I had been sent from SOG headquarters in Saigon to train the FOB’s Operators on a new piece of equipment that the CIA had provided. It was a non-intrusive wiretap, which meant that it worked on an electronic induction principle, without physically cutting into the telephone wires. Because of that, it had a much lower chance of detection. SOG tapped the North Vietnam Army’s (NVA) wires along the Ho Chi Minh trail gathering intelligence about troop movements. This information would be the basis for a pinpoint raid by a company-sized SOG group called a Hatchet Force, or could result in an Arc Light strike by B-52s, devastating everything for hundreds of yards.

“After having the crap scared out of us by the pig…” Chance said.
His audience was hot for the rest of the story.
“We waited about fifteen minutes to listen for more shots and to make sure that no one had scared that damned hog into us, and then started moving out. Again though, after having to damned near hold hands and daisy chain to keep track of one another, we were making much too much noise for my liking. I got on the radio and called back here to the TOC (Tactical Operations Center) to tell them approximately where we were and let them know that we were going to RON (remain overnight) in place.”

Chance, was a medium height, slim man with longish blond hair and an easy grin—he rolled his green eyes at the FOB commander, and took a quick bird-like sip of his drink.

“The guy on night duty was new. He’s never been in the bush yet, so I’ll give him the benefit of the doubt. He said, ‘No, sergeant, you’ve got at least another klick (kilometer) to go. Press on.’ I thought about telling him what he could do with his klick, but finally answered, ‘ Roger. Out.’ and turned the radio off,” he said.

He glanced at Bourbon Bill again and, turning to the other team leaders with a confidential tone, continued the story. The colonel showed no emotion.

“I set the team up in a tight defensive perimeter on the best ground I could find close by in the darkness. All the Yards were in a star, facing out; lying on their bellies. Markey and I leaned back to back against a fairly large tree trunk.”

Jamison picked up the story.
“Chance was beginning to snore within twenty minutes, and making too damn much noise, so I woke him up and reminded him about the radio,” he said.

Jamison was, like most of the troops in the club, wearing cut off camouflage pants, an olive-drab tee shirt and flip-flops. He was a short—about five-seven — burly man with black hair cropped in a burr-cut. His five O’clock shadow was almost as long and dark as the hair on his head.

“Yeah, Jamison keeps me straight. He said he’d take the first watch if I’d call the FOB. So I called back to the TOC and got the same duty sergeant. I told him, in a whisper, ‘We’re there.’ He came back to me in a whisper—like he was out there with me—‘Roger. Out.’ So I turned the radio off, took a sip of water from my canteen and pulled my poncho liner up around me to catch a few Zs,” Chance said
If a team leader’s story about the troubles with his TOC affected the colonel, there was no visible effect.
“It felt like I’d only just stretched out when one of the Yards started tugging on my shirt sleeve,” Chance said.

“‘Sargie, Sargie!’ He was whispering too damned loudly. ‘Shhh!’ I told him. Be quiet and go to sleep. ‘Sargie, Sargie!’ he kept it up. Finally he got my full attention.”

“Sargie, VC wake me up. He want me pull guard. What I do?”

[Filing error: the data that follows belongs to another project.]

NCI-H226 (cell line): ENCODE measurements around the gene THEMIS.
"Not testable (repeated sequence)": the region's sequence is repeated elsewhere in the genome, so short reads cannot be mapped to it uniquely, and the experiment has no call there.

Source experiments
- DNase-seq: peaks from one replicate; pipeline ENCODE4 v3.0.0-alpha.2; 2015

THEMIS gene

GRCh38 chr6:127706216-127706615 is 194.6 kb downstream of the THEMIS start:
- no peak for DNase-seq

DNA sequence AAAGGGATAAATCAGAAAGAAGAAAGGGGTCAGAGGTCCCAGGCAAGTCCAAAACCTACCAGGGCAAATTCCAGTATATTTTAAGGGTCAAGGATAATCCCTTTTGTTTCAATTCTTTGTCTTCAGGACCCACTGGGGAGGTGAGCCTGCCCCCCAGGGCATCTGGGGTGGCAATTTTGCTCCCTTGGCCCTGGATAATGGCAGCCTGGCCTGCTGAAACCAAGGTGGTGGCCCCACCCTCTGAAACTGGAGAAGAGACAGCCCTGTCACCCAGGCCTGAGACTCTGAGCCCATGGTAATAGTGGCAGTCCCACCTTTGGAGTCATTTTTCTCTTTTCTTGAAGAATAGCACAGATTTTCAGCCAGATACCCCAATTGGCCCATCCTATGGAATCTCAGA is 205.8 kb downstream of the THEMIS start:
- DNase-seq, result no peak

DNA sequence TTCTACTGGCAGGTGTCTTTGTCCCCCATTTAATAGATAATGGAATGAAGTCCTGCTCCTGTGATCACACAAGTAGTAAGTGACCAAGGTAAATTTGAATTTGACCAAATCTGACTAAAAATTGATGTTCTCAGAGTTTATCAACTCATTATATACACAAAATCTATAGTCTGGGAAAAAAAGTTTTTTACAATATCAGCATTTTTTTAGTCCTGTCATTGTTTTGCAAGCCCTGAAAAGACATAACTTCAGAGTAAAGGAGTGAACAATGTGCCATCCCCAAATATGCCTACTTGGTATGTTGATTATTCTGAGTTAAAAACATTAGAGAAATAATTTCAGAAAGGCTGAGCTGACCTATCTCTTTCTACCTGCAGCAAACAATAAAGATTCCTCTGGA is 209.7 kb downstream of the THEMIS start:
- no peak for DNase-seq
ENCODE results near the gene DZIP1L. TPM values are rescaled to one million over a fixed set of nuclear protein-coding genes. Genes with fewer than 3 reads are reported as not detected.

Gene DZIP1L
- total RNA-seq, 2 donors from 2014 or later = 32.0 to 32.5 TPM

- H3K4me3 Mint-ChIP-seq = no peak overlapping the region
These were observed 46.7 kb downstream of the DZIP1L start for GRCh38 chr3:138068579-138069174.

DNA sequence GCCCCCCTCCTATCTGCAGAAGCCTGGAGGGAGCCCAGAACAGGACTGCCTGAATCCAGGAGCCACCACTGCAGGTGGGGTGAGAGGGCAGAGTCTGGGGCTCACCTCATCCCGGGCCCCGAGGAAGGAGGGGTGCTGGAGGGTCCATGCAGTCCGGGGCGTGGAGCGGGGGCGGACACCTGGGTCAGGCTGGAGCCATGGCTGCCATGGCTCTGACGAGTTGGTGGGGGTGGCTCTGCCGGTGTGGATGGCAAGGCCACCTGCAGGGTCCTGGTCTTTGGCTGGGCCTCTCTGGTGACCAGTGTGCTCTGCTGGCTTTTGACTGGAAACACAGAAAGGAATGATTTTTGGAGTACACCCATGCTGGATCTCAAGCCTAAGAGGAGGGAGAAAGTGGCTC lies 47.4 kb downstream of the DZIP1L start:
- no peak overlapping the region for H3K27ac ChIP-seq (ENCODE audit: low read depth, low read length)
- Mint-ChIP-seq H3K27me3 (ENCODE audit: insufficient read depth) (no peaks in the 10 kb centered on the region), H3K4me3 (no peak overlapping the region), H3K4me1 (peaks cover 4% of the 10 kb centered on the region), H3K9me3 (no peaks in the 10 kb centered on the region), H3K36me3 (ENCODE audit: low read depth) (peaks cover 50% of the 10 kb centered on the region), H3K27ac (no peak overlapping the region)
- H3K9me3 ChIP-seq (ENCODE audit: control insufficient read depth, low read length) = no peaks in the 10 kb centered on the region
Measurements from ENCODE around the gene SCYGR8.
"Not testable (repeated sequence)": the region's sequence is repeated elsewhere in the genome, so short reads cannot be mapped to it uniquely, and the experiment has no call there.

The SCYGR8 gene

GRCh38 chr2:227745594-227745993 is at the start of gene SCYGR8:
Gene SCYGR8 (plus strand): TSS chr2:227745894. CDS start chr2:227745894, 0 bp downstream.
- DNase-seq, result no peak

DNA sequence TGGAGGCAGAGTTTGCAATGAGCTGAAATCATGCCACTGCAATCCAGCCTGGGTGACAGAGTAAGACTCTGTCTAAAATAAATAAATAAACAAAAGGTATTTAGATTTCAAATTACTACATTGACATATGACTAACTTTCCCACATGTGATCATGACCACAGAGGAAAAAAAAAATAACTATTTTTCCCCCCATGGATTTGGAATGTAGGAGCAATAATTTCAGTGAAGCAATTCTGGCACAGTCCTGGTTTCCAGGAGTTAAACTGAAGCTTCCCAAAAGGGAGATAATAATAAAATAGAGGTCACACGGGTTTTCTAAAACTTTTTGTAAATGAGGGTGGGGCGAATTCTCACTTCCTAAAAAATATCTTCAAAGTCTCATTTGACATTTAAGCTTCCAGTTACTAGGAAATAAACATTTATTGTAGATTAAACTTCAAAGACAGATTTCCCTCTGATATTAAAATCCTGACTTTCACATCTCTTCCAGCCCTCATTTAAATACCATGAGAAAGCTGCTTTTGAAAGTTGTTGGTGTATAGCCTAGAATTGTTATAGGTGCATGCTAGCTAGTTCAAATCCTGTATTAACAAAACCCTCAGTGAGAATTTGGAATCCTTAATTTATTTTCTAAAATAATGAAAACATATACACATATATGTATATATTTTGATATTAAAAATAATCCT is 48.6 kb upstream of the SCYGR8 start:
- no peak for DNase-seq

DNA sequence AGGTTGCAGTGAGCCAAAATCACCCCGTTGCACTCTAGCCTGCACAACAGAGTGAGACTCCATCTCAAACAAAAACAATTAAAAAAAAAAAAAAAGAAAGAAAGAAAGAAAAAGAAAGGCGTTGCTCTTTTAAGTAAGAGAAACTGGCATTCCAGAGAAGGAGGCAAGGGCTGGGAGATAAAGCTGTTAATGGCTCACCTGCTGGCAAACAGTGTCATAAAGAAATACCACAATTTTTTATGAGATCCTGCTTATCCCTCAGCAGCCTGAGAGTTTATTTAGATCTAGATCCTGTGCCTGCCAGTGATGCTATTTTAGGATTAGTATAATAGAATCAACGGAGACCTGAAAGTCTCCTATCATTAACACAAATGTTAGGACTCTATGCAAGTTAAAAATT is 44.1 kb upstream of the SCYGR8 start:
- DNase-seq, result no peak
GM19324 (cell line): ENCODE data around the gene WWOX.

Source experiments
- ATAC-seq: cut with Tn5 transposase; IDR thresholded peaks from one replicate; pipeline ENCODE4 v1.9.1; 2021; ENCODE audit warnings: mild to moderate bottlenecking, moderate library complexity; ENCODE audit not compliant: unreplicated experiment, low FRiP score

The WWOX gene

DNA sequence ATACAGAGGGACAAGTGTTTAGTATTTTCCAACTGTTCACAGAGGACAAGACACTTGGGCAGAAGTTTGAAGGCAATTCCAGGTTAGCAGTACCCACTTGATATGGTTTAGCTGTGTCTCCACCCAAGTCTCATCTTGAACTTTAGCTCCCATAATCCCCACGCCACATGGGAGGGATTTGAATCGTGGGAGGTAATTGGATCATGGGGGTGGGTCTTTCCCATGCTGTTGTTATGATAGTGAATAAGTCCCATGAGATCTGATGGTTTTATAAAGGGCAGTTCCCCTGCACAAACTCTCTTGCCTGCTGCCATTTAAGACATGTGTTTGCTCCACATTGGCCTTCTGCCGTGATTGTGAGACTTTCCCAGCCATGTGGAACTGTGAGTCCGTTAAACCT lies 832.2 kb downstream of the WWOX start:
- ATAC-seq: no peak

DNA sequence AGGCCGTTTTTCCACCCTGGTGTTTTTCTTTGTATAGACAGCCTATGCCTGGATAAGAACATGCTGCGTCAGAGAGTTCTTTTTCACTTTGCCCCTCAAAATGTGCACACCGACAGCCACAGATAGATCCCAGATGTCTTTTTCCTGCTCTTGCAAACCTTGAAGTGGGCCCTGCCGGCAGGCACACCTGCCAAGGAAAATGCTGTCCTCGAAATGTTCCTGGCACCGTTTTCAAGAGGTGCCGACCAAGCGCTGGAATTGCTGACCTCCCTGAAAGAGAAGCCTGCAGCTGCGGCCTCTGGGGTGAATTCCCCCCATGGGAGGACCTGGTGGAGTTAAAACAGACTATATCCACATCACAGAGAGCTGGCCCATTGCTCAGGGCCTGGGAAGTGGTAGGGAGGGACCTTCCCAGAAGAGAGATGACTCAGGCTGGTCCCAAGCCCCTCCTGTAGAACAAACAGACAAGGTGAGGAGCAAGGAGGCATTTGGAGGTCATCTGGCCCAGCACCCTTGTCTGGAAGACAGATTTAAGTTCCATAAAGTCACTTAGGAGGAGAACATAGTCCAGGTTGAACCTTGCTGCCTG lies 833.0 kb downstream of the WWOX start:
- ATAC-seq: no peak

Jamison interrupted again, grinning broadly.
“ I’d heard the Yard’s question and slid around the tree just in time to hear Chance say, ‘Oh shit!’ Out loud, too.”

There was general laughter and a couple of low whistles. Bourbon Bill commented as he broke a grin.
“Chance, That wasn’t in your after-action report!” he said.
More laughter and jibes bounced around the room.
One of the other One-Zeros broke in and asked Chance to finish his story. He had me, too. As a visitor, though, I was glad for someone else to get him to go on.

“ I told Jamison to get everyone in tight, then told the Yard to go back and tell the NVA troop that he’d take guard. Then he was to come back to me and lead us out over the spot where he was supposed to be standing guard. I still hadn’t heard or seen anything, but now, maybe because my butt hole was squinched up so tight, I could smell cooking fires—very faintly. Best Markey and I could figure—then and now—we’d come into a NVA perimeter and they thought that we were one of their patrols returning. Hell, they couldn’t see either! Our guess is that we probably had landed on the perimeter of a company-sized unit. All seven of us!”

Everyone at the table leaned just a bit closer.

Chance spoke almost as if he thought the NVA could overhear.
“ We moved very, very quietly and, so damned slowly, that part of my brain was screaming at me—wanting me to get the hell out of the AO (area of operations). Jamison was up front with the Yard point man—he’s damned good with a compass.”
He nodded at his One-One and lifted his glass, then continued.
“ I brought up the rear with one of the Yards in trail.”

“As soon as we finally got clear of the area, I had Jamison take a compass heading for our primary extraction LZ (landing zone). Just before daylight, at least by my watch, we stopped to catch our breath. Jamison put the team into a defensive perimeter. I got on the radio and called the TOC and requested an emergency extraction. The same asshole was still on duty. He immediately asked, ‘Are you under fire?’”

“Not yet, but if you screw around, we will be very shortly. Now get the duty officer to call for extraction now or I’ll kick your ass when I get back!” Chance said.

The base commander interrupted.
“That duty sergeant has now been carefully trained and will soon go out with a RT soon to complete his education,” he said.



  1. Where There Are No Innocents grabs you from the first sentence and-keeps you tied to
    a to a thrilling good tale.